Note: Where available, the PDF/Word icon below is provided to view the complete and fully formatted document
 Download Full Day's HansardDownload Full Day's Hansard    View Or Save XMLView/Save XML

Previous Fragment    Next Fragment
Thursday, 21 May 1936

Senator Sir GEORGE PEARCE (Western Australia) (Minister for External Affairs) [12.35]. - I move -

That the bill be now read a first time.

I take this opportunity to reply to a question asked on the 13th May by Senator Brown in connexion with Australian publicity methods in London. At the time, I suggested to the honorable senator that this subject could be appropriately dealt with during the debate on this measure, and I promised him that I would have the matter investigated. Senator Brown asked whether I had noticed the criticism of Australian publicity methods in London, which appeared in the Sydney Labour Daily, of the 12th May, 1936. The criticism was embodied in a paragraph containing the following statement by Mr. Gordon Donkin, described as a well-known world traveller, to members of the Millions Club : -

Mr. Donkinsaid Australia House was costing a lot of money and needed great assistance. Its influence was lessened by the fact that several States had moved from the building to offices nearer the heart of London. The displays were unsatisfactory, the windowdressing 'being bad, and the photos being rarely changed. A good scheme was to show films of Australia in the6,000 schools in England, he suggested.

In regard to the statement of Mr. Donkin that the influence of Australia House had lessened because several States had moved to offices nearer the heart of London, it is pointed out that with the exception of the office of the AgentGeneral for South Australia, which was transferred from Australia House in 1935, the agencies-general of the States, which are not at present located in Australia House, are in its near vicinity, as are also the offices of the High Commissioners of Canada, South Africa, New Zealand and Southern Rhodesia, the furthest away from Australia House being no more distant than Trafalgar Square. Therefore, I fail to understand how Mr. Donkin's allegation in regard to the loss of influence of Australia House owing to the removal of the offices of several States nearer to the heart of London, can be sustained. The agenciesgeneral for Victoria and Tasmania are still accommodated at Australia House; the agencies-general for New South Wales, Queensland and Western Australia are housed nearby in The Strand. The Agent-General for South Australia now has his office at British Industries House, Marble Arch, London. My knowledge of London may be becoming hazy ; but I doubt whether Marble Arch is nearer the heart of London than are the places in the vicinity of The Strand.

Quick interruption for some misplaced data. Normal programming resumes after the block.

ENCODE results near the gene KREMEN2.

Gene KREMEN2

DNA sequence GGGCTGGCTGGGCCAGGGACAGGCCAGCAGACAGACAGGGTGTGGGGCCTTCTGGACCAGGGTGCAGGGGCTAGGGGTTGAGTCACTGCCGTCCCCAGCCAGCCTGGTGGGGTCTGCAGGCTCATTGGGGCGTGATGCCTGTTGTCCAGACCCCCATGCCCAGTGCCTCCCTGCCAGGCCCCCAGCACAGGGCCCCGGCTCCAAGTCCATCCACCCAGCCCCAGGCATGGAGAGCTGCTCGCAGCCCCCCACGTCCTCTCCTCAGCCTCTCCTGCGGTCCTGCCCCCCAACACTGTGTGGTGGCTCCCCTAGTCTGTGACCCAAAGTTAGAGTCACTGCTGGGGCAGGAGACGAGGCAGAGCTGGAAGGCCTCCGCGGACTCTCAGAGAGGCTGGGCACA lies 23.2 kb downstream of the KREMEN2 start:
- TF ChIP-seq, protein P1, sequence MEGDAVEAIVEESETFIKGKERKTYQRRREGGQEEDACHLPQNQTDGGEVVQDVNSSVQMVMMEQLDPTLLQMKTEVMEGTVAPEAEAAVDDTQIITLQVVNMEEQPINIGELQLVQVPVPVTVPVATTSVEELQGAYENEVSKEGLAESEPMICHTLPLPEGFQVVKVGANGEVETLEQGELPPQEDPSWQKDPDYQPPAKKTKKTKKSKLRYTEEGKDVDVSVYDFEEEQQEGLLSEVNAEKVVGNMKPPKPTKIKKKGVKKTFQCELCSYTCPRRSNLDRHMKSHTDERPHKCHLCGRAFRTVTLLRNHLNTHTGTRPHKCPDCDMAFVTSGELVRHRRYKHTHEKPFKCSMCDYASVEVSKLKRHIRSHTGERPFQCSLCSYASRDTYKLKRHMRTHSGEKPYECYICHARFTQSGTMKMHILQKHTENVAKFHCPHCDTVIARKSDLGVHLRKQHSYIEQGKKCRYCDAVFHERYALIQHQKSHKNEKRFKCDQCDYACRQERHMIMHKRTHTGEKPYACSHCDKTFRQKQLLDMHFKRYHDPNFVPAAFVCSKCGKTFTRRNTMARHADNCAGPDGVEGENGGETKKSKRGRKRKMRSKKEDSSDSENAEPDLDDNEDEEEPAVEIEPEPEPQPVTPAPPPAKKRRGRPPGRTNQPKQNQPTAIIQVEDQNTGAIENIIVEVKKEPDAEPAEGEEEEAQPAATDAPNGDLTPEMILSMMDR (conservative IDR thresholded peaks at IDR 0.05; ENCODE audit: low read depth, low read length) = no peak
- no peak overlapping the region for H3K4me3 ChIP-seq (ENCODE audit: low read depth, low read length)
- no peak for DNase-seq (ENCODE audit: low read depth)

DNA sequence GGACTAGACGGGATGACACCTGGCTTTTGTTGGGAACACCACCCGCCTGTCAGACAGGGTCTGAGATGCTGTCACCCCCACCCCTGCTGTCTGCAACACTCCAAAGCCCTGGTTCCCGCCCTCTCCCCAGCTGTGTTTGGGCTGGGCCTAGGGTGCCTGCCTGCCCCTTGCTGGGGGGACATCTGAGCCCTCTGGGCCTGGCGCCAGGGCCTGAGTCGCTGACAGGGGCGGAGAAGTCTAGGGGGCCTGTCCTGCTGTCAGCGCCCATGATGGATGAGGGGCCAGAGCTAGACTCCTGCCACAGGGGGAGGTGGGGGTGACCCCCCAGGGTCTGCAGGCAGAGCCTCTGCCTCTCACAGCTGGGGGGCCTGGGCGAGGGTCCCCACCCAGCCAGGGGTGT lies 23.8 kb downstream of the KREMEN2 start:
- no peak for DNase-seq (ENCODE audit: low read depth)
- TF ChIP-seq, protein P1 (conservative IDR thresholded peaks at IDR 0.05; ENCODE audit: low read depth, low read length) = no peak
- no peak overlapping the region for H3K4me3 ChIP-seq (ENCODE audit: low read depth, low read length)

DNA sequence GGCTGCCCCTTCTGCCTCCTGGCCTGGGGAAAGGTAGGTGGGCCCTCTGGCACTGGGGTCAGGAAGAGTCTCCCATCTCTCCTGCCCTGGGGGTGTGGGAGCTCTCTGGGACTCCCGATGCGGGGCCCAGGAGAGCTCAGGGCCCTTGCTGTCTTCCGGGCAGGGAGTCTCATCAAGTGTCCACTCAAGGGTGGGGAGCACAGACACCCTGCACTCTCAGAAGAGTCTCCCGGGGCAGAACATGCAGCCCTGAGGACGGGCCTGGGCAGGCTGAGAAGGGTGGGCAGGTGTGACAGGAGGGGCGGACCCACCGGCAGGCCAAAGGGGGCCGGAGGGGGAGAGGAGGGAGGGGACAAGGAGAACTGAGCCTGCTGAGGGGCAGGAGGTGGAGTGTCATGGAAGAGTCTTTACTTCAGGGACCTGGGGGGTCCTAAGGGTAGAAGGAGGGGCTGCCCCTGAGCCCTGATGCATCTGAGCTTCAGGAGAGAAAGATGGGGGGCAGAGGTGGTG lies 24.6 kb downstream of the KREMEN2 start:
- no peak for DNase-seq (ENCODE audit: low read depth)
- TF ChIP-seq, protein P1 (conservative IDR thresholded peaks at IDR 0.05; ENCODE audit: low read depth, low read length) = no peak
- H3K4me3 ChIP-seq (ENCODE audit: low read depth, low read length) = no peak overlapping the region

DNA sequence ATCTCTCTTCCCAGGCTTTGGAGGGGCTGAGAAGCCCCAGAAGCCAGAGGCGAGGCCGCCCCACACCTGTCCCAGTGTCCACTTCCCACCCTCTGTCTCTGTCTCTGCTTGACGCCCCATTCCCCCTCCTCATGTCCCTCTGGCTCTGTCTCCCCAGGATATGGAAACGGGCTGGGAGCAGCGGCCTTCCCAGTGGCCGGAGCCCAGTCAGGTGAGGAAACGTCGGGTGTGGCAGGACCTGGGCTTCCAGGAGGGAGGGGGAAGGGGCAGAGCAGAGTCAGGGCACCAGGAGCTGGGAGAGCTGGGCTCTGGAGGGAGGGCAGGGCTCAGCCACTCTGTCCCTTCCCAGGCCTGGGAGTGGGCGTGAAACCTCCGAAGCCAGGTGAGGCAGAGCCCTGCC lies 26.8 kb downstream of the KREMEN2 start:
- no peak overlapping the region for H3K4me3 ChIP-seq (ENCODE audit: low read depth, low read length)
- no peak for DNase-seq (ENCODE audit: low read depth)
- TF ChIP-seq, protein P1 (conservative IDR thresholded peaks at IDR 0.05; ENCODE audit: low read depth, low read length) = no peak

The High Commissioner's office reports that the displays in the Exhibition Hall at Australia House and in the available windows are by no means unsatisfactory, although it is recognized that improvements could be made if more money were available for the purpose. The High Commissioner's office states, however, that more money, if provided, could be better expended in directions and places giving access to the greatest number of people, as is already done with the great bulk of trade publicity funds.

With respect to the suggestion by Mr. Donkin that it would be a good scheme to show films of Australia in the 6,000 schools in England, the High Commissioner's office reports that this matter has been thoroughly explored and, having regard to all the circumstances, particularly the difficulties of the education authorities, it was considered that this avenue of publicity is best utilized by the present arrangement under which scholars are invited to attend exhibitions of films which are arranged away from the school premises, but in co-operation with the school authorities. The High Commissioner's office cites as an instance, which is by no means solitary, the fact that on the 15th May last a display of Australian films was arranged for school children at the Regent Theatre, Sheffield, which accommodates 2,000 persons.

Suggest corrections